Lydia Field Emmet
William Merritt Chase
On View: American Art Galleries, 5th Floor, Visions and Myths of a Nation, 1800–1890
One of the most striking portraits by the leading New York painted William Merritt Chase, this dramatic likeness of his talented student and later the successful portait painter Lydia Field Emmet (1866–1952) was an homage to the portraitists he most admired: the Spanish Baroque master Diego Velázquez and the nineteenth-century painters James McNeil Whistler and Edouard Manet. Drawing particularly on the vigorous painterly realism of Veláquez, Chase structured the likeness with strikingly opposed areas of light and dark, and employed such brilliant passages of the painterly freedom as the trailing pink bow of the "Van Dyckian" Baroque-inspired gown. Lydia Emmet's direct gaze and bold pose, with her elbow assertively aimed at the the viewer, speak to her spirit of independence, at the time she was preparing a mural entitled Art, Science, and Literature for the Woman's Building at the 1893 World's Columbian Exposition in Chicago.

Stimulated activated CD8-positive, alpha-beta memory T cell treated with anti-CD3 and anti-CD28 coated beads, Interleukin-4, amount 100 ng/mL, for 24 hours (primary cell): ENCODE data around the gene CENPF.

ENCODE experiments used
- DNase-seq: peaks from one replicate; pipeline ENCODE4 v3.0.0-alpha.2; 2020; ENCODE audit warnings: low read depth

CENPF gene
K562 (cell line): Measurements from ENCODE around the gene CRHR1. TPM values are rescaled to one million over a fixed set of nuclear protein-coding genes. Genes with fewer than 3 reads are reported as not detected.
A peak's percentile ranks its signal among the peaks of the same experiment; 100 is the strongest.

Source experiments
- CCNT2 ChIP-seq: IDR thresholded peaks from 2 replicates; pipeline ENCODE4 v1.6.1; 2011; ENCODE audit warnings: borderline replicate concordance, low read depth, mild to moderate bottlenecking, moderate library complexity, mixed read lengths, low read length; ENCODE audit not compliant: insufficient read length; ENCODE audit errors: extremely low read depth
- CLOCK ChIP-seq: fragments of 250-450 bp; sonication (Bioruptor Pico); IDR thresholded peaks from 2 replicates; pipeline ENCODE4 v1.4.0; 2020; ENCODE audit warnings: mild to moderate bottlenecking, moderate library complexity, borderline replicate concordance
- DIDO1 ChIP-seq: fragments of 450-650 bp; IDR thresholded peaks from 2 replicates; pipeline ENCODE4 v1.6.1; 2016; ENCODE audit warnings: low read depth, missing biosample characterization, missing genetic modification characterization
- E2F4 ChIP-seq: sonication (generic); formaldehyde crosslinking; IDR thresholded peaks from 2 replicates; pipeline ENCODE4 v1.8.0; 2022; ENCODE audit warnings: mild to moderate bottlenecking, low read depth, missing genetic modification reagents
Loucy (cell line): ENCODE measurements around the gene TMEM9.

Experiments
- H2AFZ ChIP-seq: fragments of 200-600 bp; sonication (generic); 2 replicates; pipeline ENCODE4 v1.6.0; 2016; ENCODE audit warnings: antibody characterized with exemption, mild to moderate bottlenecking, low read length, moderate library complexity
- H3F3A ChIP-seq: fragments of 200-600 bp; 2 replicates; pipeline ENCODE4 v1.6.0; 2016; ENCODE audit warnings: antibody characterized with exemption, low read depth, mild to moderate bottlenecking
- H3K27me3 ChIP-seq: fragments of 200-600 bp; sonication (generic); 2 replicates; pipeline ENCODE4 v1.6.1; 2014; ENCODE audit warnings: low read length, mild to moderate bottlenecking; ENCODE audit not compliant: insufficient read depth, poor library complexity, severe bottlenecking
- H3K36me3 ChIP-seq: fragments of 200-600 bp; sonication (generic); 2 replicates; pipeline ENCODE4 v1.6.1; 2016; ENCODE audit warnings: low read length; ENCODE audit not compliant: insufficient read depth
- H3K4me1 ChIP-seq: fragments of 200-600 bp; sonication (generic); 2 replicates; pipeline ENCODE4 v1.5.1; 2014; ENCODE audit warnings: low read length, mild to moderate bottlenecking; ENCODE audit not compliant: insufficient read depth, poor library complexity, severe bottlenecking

Oil on canvas
72 x 36 1/8 in. (182.9 x 91.8 cm)
FRAME : 85 1/4" h x 51" x 5 3/8" (show scale)
Signed lower left: "Wm M. Chase."
Gift of the artist
William Merritt Chase (American, 1849-1916). Lydia Field Emmet, 1892. Oil on canvas, 72 x 36 1/8 in. (182.9 x 91.8 cm). Brooklyn Museum, Gift of the artist, 15.316 (Photo: Brooklyn Museum, 15.316_SL3.jpg)
overall, 15.316_SL3.jpg. Brooklyn Museum photograph
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